Krzysztof Strzelecki works across a range of media to explore aspects of homoeroticism and explore human sexuality. He is primarily a ceramist but considers himself a painter and has training in photography. You can see this nimble approach to art-based communication in his work; Strzelecki often works through ideas through several modalities. However, he has spent recent years focusing on vases.
Central to much of his work is frank depictions of gay sex. Strzelecki’s work references past traditions of depiction in which the nude human form (in his work, of men) was exalted, and expansive forms of sexuality were celebrated. However, his subject matter is contemporary, interrogating modern manifestations of cruising. Cruising has ostensibly happened forever, yet the internet changed everything. Strzelecki’s work resuscitates naturalistic depictions of the act and presents an idyll for his cruising participants. Regarding how people respond to his depictions of sex, he mentions his intrigue in learning at what stage viewers are either interested or repelled.

Strzelecki’s work is dense. Densely textured carvings and paintings decorate his intriguing ceramic forms. His vases are orthogonal and require an attentive walk-around exploration to view in full; an action he sees as akin to cruising itself. In our rigorous conversation, the artist reveals the how and why of his practice. Having just finished an exhibition, Summer Scenes, with the Taymour Grahne gallery in London, he has a lot to unpack in this interview.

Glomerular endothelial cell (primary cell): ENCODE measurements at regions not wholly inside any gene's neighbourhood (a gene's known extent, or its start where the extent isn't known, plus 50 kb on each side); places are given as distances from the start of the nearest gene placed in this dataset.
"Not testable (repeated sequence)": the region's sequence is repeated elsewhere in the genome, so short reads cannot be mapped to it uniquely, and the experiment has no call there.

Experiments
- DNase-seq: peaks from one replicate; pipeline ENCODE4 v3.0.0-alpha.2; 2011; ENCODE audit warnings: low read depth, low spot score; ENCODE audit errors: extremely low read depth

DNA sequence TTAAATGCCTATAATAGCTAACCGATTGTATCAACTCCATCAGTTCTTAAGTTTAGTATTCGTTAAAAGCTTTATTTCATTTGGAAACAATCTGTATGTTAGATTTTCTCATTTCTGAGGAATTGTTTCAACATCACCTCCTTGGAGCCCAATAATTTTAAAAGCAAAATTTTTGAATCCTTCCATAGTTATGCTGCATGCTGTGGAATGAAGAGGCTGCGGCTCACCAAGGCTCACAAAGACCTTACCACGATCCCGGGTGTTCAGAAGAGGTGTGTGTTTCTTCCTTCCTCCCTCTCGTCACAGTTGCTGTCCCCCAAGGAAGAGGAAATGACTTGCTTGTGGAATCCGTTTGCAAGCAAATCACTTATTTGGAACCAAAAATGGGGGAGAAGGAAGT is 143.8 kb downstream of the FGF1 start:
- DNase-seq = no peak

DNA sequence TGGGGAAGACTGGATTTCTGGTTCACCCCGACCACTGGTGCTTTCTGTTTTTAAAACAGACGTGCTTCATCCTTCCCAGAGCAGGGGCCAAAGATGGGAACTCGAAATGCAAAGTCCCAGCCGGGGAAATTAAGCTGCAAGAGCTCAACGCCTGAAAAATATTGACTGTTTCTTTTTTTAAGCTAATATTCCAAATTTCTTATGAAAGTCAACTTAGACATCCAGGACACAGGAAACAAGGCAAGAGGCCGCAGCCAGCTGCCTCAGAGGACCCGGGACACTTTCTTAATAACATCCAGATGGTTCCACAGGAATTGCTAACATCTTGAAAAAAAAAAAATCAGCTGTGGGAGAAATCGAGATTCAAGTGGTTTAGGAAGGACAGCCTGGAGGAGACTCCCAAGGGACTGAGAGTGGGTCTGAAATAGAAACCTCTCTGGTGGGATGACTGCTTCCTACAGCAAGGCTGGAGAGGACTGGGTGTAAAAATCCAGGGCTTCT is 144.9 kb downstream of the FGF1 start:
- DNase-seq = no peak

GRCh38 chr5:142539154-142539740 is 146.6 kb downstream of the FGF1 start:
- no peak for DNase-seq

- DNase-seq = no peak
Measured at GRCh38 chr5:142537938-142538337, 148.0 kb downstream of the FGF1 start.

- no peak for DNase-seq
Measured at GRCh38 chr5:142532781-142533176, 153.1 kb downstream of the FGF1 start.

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Could you please introduce yourself and tell me a bit about your art?
Hi, I am a Polish-born artist, based in London and a graduate of the University of the Arts London Camberwell. After some time travelling and thinking through options, I decided to make London my home, established a ceramic studio and work now as an artist.
I would describe myself as a ceramic artist mostly because it is my preferred medium, however, I like to think of myself as a painter. Clay allows me to combine various fine art techniques including painting, photography and sculpture. These skills need to be nurtured but allow me to express myself and create art.
My art is often polychromatic, and I want to share my love of colour alongside an acceptance of the human form. It explores aspects of homoerotism, and some consider it provocative in its representation of sexual congress. However, I want my art to promote an acceptance of the body and sexual difference, rather than making sex a taboo subject and stigmatising such a fundamental aspect of our lives.
Essentially, I see my work as colourfully abstract but when you come closer you see figurative motifs and when you focus you notice naked bodies often in (exclusively male) sexual acts. I’m always curious to know at which stage do people get interested – or (conversely) when are they repelled?
You recently held your second ever solo exhibition: Summer Scenes at Taymour Grahne, in London. Tell me a bit about this show and your preparations for it.
I started working on Summer Scenes back in May 2022. I was preoccupied making plans for my summer break and decided to spend the time visiting lakes and riversides. Looking for potential destinations, I researched some books depicting young men escaping the city and spending time in nature, cooling off by the water and exploring various cruising fantasies. I was drawn to the essence of summer with long days languishing in the sun, perfecting your tan, maybe taking a snooze in the shade but then at twilight, some sexual tension needs to be released. Perhaps some playful wrestling to establish one’s masculinity, or maybe embarking on a summer romance. Summer is the perfect season to explore one’s sexual fantasies, so I was trying to evoke such charged memories in this series of works.